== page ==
But does any of that matter aside from aesthetics how does this public art work? On a large scale of architecture and human interaction the arch is a landmark in Footscray and the Saigon Night Market operates every second a Friday of the month under it and along Leeds Street (I should go, sculptures and public art is different at night). On the small personal scale of comfort for tired legs there are matching curving white seats at the base of each of the arch’s wing.

It was created in 2016 by architects McBride Charles Ryan and local artist Khue Nguyen as part of the redevelopment of the Little Saigon precinct. Khue Nguyen came to Australia as a political refugee in 1988 and in 2010 he was a finalist in Archibald Prize for a self portrait.

There aren’t a lot of gateways in Melbourne but Khue Nguyen has done another on the opposite side of the city for the Springvale retail area. This time it was in collaboration with Hassell Architect. In Buckingham Ave two towers topped with a flat red roof hang large golden banners printed with a Vietnamese design. Springvale, like Footscray, also has a large population who were, or whose parents were, from Vietnam.


The scene: Haring & Basquiat

This to-do list by is  Keith Haring is a massive name drop even though mostly only first names are used: Whoopi, Jean Michel, Debbie … It is exhibited as part of the documentary part of the exhibition “Keith Haring and Jean-Michel Basquiat – Crossing Lines” at the NGV. It shows the vibrant artistic scene that Haring and Basquiat inhabited.

The scene, the geographic-social environment that an artist lives and works in. The loose association that both inspires and documents them. Often appears as interesting as the artist themselves – Warhol’s Factory scene, the Dadaist or the Surrealists.

I wonder how the geographic-social environment contributes to an artist’s development and success or failure? How much their art is a product of a network of people talking, dancing and otherwise moving around (depending on the type of transport)?

Or is it all about the unique talent of the ‘great man’ independent from the city and its society? If it is all about the person then it is very surprising that two or more great artists, like Keith Haring and Jean-Michel Basquiat, would emerge at the same time and place.

Even if it is unique talent of the individual that created it is the social environment that gives meaning to the art. Without the gay club scene Haring would not have created his dancing figures or his art about AIDS. Without his black identity Basquiat would not have attempted to write art history. These topics were not so much chosen by the artist as determined by the scene.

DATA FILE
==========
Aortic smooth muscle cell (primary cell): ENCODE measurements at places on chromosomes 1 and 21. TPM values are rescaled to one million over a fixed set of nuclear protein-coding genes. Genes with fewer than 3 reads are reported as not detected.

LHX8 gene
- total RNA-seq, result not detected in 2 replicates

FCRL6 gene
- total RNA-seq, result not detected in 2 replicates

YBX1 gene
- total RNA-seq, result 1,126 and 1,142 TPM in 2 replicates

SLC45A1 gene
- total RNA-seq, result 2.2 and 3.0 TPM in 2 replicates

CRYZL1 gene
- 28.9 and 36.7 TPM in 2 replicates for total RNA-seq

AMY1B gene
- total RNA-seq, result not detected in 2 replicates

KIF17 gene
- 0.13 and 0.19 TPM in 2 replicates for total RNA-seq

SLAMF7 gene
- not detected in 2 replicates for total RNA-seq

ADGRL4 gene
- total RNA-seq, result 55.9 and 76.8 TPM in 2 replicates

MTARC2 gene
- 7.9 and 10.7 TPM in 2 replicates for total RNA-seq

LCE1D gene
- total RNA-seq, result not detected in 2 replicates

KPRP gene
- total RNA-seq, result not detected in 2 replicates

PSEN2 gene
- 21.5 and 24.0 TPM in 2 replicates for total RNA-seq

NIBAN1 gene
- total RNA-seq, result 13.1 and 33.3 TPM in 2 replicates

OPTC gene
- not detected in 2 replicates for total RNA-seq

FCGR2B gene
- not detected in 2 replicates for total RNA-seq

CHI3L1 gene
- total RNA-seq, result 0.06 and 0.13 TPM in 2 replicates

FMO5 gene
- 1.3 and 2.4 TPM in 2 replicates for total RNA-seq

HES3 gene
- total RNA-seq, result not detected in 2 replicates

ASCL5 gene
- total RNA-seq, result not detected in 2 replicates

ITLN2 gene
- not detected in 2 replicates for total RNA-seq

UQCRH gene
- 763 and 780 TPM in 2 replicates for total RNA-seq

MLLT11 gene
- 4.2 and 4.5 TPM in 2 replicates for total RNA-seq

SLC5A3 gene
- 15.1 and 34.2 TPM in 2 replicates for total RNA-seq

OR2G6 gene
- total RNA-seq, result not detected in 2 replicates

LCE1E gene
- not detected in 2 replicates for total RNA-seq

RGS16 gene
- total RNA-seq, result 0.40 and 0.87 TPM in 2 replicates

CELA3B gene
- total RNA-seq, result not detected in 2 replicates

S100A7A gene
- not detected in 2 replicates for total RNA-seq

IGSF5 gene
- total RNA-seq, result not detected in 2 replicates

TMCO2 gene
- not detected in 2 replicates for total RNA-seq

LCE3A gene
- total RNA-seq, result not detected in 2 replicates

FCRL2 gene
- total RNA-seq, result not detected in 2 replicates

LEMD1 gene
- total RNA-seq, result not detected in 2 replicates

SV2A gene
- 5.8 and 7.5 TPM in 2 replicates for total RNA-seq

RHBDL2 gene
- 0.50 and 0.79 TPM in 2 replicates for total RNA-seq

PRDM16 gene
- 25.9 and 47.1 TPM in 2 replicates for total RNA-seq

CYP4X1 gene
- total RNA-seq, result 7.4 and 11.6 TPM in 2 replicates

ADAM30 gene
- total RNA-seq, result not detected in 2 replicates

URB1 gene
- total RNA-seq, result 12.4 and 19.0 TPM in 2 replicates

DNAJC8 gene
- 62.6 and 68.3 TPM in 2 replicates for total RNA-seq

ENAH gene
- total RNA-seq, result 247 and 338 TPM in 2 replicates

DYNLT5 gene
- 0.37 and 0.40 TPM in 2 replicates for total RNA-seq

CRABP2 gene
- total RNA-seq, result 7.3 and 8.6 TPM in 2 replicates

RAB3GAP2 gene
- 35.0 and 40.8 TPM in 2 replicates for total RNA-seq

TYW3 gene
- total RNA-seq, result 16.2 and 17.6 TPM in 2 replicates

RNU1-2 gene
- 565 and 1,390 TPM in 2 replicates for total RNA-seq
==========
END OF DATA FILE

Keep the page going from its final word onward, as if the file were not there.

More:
Keith Haring and Jean-Michel Basquiat were living in a particularly fertile art scene, that produced many other artists including the street artists, Jenny Holzer and Kenny Scharf. A self-selecting scene, volunteers who had congregated because they wanted to be artists and New York was the place to do it. It was a geographic and social circle that included various clubs, art galleries, flats and people from Madonna to William Burroughs.

The exhibition catalogue for “Keith Haring and Jean-Michel Basquiat – Crossing Lines” does much to document their scene. It has many interviews, including one with Jenny Holzer and Patti Astor. And a map of lower Manhattan shows the tight geography where everything was within walking distance or a few subway stops. (I can’t emphasis enough how important a walkable geography is to a vibrant arts scene.)

This is the second of a series of posts about the “Keith Haring and Jean-Michel Basquiat – Crossing Lines” at the NGV International. See also Haring/Basquiat @NGV and Under the Influence (Thanks to the NGV for the tickets to the exhibition.)


Hosier Lane January 2020

“I can draw anything you like. 10 min $15 draw” His sign said. In Hosier Lane yesterday there were two people occupying two of the alcoves selling their drawings. The next step will be for a caricature  artist set up a stall to sell portraits to the tourists in the lane.